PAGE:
Dr. William E. Hornbuckle, 1987
Volunteer Faculty Appointment
During 1991-2011, Dr. Christine A. Bellezza (Cornell ’88) was a volunteer faculty appointee in the Section of CPS, a research associate in the Department of Clinical Sciences, and a staff consultant in the Cornell Feline Health Center; during 2009-2011, she and Dr. Maza were acting co-directors of the Center. Her consultations with CPS students were particularly important because nearly 60 percent of the caseload were cats.
Community Practice Service Moves Three Times (1987-2018)
The Community Practice Service resided within the old hospital in 1987. During the construction of a new hospital in 1990-1991, the service was moved to a small building next to the farrier shop and shared occupancy with the Dermatology Service. When construction was completed in 1994-1995, CPS relocated for a second time and received cases within the existing hospital (CUHA). Blue prints for a proposed veterinary clinic were reviewed by the Section of CPS in 2011, but plans fell through and it wasn’t until 2017-2018 that the Cornell Small Animal Community Practice facility was built at 930 Campus Road. CPS made its third move and occupied this facility with Shelter Medicine on June 4, 2018.
Third and Fourth Year Veterinary Students on CPS
Third and fourth year veterinary students were promoted as ‘attending clinicians’ during CPS appointments and licensed veterinarians served as their consultants, albeit CPS clinicians, Shelter Medicine residents, Block specialists, or visiting practitioners sponsored by the Robert W. Kirk Fund. When students were not managing primary care appointments, they had occasional opportunities to observe/assist an experienced faculty clinician manage a case on the Behavior, Theriogenology, Shelter Medicine, Exotic Medicine or Alternative Medicine Services.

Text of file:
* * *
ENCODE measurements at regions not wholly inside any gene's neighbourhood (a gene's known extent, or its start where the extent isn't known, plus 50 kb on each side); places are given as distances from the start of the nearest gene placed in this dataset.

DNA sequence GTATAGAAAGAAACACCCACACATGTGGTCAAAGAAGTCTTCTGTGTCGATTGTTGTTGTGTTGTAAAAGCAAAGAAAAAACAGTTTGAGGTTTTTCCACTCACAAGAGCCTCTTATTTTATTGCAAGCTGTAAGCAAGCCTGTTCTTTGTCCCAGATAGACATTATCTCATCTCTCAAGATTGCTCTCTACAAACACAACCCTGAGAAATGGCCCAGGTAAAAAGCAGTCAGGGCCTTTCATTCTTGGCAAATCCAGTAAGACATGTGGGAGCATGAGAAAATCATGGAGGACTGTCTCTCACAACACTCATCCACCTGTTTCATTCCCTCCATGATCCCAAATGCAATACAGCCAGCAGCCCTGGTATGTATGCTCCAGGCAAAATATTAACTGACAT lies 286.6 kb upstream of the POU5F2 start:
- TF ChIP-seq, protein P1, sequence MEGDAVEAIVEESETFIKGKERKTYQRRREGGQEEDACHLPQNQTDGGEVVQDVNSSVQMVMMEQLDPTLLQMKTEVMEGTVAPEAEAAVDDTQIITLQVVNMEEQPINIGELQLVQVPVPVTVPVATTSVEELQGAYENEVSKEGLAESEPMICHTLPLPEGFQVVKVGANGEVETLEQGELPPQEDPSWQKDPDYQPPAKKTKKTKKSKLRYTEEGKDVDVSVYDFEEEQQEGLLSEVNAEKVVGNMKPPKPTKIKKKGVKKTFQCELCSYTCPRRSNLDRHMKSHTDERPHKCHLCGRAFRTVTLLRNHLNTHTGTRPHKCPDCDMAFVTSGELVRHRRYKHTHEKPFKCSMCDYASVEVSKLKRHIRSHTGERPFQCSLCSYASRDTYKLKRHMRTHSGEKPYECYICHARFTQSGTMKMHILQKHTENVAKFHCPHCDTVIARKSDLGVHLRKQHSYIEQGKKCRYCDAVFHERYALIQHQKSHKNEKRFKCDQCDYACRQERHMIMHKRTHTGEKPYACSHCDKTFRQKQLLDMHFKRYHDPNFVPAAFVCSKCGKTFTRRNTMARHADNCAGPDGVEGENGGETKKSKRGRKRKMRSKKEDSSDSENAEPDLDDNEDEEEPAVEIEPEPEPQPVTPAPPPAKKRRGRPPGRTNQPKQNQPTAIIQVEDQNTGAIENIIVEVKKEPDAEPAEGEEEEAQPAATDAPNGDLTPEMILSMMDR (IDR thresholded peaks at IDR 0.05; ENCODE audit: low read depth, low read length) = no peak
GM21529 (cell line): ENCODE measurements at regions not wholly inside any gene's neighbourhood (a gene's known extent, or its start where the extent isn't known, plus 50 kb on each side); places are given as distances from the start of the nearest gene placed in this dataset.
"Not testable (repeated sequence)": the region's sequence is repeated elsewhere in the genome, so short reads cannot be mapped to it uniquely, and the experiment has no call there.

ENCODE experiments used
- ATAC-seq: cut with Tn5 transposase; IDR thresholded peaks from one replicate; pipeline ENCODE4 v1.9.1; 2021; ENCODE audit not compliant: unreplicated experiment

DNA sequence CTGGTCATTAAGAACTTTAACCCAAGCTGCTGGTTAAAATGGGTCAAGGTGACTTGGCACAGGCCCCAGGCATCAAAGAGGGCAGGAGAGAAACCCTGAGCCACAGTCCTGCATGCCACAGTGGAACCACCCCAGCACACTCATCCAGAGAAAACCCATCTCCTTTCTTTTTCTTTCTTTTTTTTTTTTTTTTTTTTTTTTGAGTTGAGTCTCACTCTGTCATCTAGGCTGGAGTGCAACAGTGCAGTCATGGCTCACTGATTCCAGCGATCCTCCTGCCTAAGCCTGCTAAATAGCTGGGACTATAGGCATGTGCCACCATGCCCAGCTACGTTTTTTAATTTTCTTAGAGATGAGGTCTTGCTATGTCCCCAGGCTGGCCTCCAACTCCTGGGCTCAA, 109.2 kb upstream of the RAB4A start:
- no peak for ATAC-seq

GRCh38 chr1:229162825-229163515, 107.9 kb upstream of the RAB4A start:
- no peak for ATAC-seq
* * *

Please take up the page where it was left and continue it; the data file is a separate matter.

Lunch time rounds for students covered a variety of topics pertinent to primary care issues. Two consistent topics discussed from rotation to rotation were nutrition and behavior disorders. When Emeritus Professors Francis A. Kallfelz (Cornell ‘62) and Katherine A. Houpt retired, their respective associates –often former trainees- continued to lead round discussions on a weekly basis. Dr. Joseph J. Wakshlag (Cornell ’98), a former trainee of Dr. Kallfelz, is the current Section Chief of Nutrition.
Third year veterinary students perform routine exam on cat.
"Dr. H taught us to always do a full P.E. [physical exam] on each patient, no matter their presenting complaint. One never knew if this would be the only chance for a vet to detect an unrelated or unnoticed condition"
-K. Kahn, D.V.M. '09
Concepts of practice management were introduced into CPS rounds, as well as the foundation/distribution courses, by Drs. John E. Saidla and David Lee (Cornell ’94). Subsequently, the clinical performance of CPS students included a critique of their communication skills, productivity, and quality of service.
Training CPS Students’ Basic Surgical Skills
CPS was predominately a medical service during the first decade of its existence and students were limited to performing simple, non-invasive surgical procedures. At the turn of the century, the surgical experience of CPS students was expanded to include neuters and spays because of a collaborative program involving clinicians from the Sections of Foundation Courses, CPS and Surgery. Surgery resident Dr. Leslie Appel (Cornell ’94) and Dr. Kathy MacLeod supervised student surgeries in the Sections of CPS and Surgery (1995-2001). During 2000-2003, Drs. Appel, Jennifer Rawlinson (Cornell ’98), Eric Christensen (Cornell ’99), and Dr. Maza had rotating responsibility for the CPS Surgery (Surgery III) service. Like Dr. John Saidla before her, Dr. Rawlinson involved CPS students in dental procedures.